“See Naples and die,” Johann Wolfgang Von Goethe of Faust fame espoused in his book Italian Journey in 1786. Leaving behind his claustrophobic fame, his duties as Privy Councillor in the Duchy of Weimar and a long-term flirtation, Goethe, like many rich men of his day, travelled to Naples as part of a Grand Tour and found the city so beautiful, so opulent, that he knew that he would die without regret after visiting its shores. That and the fact that there was hella debauchery going on.
Today the phrase has become a tongue-in-cheek reference to the gang violence rife in the city. Naples, for instance, topped the European crime index ratings in 2017. But, argues photographer Sam Gregg, the media and TV shows like mob drama Gomorrah have contributed to an unflattering portrayal of a nuanced city, which often fails to see the humans behind the crime statistics. “I am far from discrediting this issue as it is a real and pressing matter, I am merely highlighting through my photography that the people affected are tangible human beings before they’re political units," explains Sam. “My photographs are a documentation of the spirit and vibrancy of the people who live in these areas, even in the face of abject adversity. They are fiercely proud of their heritage and emblematic of what it means to be a true Neapolitan. They wear their hearts on their sleeves and that’s what makes them so endearing.”
Focusing on two of the most visually striking yet volatile parts of the city – The Spanish Quarter and Rione Sanità, Sam’s series See Naples and Die aims to tell a more humanistic narrative of the city. “People are a product of their surroundings and the harsh living conditions have no doubt bred exceptional characters,” Sam tells It’s Nice That. “Through chatting with the locals I was able to better understand the socioeconomic issues of the city, and from then on the project started to take shape.”
From sun worshipers to nuns, children to weather-worn grandpas, Sam’s photographs show the whole spectrum of Neapolitan life. With a unique sense of style and a touch of the theatrical, most people were happy to have their portrait taken but knowing how to approach people was key, explains Sam: “Naples is known as a city of hustlers, therefore some of the things people do to survive are ‘under the table’, so to speak. Taking someone’s photo without his or her permission was greeted with understandable suspicion.”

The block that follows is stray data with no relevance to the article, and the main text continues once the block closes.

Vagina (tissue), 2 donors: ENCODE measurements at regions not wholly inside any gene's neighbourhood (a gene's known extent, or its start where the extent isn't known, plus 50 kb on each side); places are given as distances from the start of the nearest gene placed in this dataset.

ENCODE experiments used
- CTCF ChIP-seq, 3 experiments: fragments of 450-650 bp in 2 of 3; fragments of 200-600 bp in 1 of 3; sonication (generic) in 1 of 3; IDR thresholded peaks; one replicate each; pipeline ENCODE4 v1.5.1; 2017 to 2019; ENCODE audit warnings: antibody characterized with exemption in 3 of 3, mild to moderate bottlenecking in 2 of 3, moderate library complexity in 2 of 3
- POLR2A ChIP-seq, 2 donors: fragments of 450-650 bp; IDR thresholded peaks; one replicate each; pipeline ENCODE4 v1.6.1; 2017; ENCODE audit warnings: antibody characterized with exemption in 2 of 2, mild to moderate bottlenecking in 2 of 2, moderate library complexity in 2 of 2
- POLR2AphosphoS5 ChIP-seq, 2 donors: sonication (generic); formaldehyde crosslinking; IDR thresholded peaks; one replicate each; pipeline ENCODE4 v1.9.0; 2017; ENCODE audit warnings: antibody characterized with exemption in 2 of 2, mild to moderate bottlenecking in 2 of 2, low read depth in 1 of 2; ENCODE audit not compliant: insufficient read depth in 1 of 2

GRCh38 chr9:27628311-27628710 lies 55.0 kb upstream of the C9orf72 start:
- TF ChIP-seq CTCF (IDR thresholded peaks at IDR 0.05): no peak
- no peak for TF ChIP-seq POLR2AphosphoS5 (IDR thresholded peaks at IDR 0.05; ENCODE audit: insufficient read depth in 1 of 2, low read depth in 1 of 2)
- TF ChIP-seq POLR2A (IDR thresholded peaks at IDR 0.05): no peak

Immersing himself in the city, Sam met many very different people, all coexisting in a small postcode. One of his most treasured encounters was with Mary, who he met in the Spanish quarter with her Ukranian boyfriend and an injured baby sparrow. “I soon found from talking to Mary that she refers to herself as a ‘femminiello’. Although on the surface appearing transgender, it is reductive to place femminielli in this category, as they do not claim a specific gender. The femminielli, instead, can be considered as a specific gender expression, despite widespread sexual binaries.” Sam discovered that the roots of this culture can be traced as far back as when the ancient Greeks founded Naples, with references to the god Hermaphroditus present in many of their rituals. Interestingly within a strict Catholic society, the Neapolitan attitude towards femminielli is overtly positive. Having spent a lot of time with the femminielli community, Sam would love to focus on them in his future work.
Keen not to romanticise the situation of his subjects, Sam wanted to capture both the strength and the fragility of the people he met, talking to people at length to help frame the nature of his portraits. “Of course I’ve been denied countless shots for privacy’s sake and I often felt uncomfortable in some of the ‘sketchier’ parts, but overall I find the biggest enemy is these types of situations is always oneself,” explains Sam. “If you can pluck up the courage and hurdle any fear you might have then more often than not you will get the desired shot. The one thing I’ve learnt from shooting across the world, from the Bangkok slums to the backstreets of Naples, is that most people are inherently decent. Treat them with respect and they will reciprocate.”
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